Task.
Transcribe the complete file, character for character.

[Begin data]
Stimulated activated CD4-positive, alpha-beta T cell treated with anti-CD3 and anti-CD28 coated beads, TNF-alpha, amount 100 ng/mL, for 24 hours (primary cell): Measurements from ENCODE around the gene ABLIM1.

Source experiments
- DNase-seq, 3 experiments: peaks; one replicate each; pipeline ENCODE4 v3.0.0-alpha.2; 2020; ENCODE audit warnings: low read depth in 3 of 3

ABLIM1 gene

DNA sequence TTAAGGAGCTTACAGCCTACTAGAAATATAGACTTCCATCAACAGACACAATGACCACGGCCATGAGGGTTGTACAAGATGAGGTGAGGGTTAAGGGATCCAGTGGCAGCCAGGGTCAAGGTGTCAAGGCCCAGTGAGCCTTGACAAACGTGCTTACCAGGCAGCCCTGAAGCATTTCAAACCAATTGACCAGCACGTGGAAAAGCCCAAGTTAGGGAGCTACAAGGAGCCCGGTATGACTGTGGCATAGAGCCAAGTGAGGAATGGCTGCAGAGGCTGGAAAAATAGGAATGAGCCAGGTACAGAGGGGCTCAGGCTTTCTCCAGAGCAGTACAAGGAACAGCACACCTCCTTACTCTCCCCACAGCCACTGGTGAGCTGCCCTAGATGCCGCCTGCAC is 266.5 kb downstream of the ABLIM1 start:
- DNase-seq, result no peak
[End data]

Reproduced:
Stimulated activated CD4-positive, alpha-beta T cell treated with anti-CD3 and anti-CD28 coated beads, TNF-alpha, amount 100 ng/mL, for 24 hours (primary cell): Measurements from ENCODE around the gene ABLIM1.

Source experiments
- DNase-seq, 3 experiments: peaks; one replicate each; pipeline ENCODE4 v3.0.0-alpha.2; 2020; ENCODE audit warnings: low read depth in 3 of 3

ABLIM1 gene

DNA sequence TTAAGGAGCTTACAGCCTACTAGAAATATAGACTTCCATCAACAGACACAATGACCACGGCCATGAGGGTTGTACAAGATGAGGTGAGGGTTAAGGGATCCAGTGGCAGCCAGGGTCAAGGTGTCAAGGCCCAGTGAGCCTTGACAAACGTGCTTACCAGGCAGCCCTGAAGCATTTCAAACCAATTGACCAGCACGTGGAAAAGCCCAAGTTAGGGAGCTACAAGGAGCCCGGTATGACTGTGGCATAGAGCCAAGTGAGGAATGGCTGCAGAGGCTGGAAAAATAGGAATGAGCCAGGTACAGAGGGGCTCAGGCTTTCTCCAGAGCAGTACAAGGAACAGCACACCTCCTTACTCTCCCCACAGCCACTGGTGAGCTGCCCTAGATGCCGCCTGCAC is 266.5 kb downstream of the ABLIM1 start:
- DNase-seq, result no peak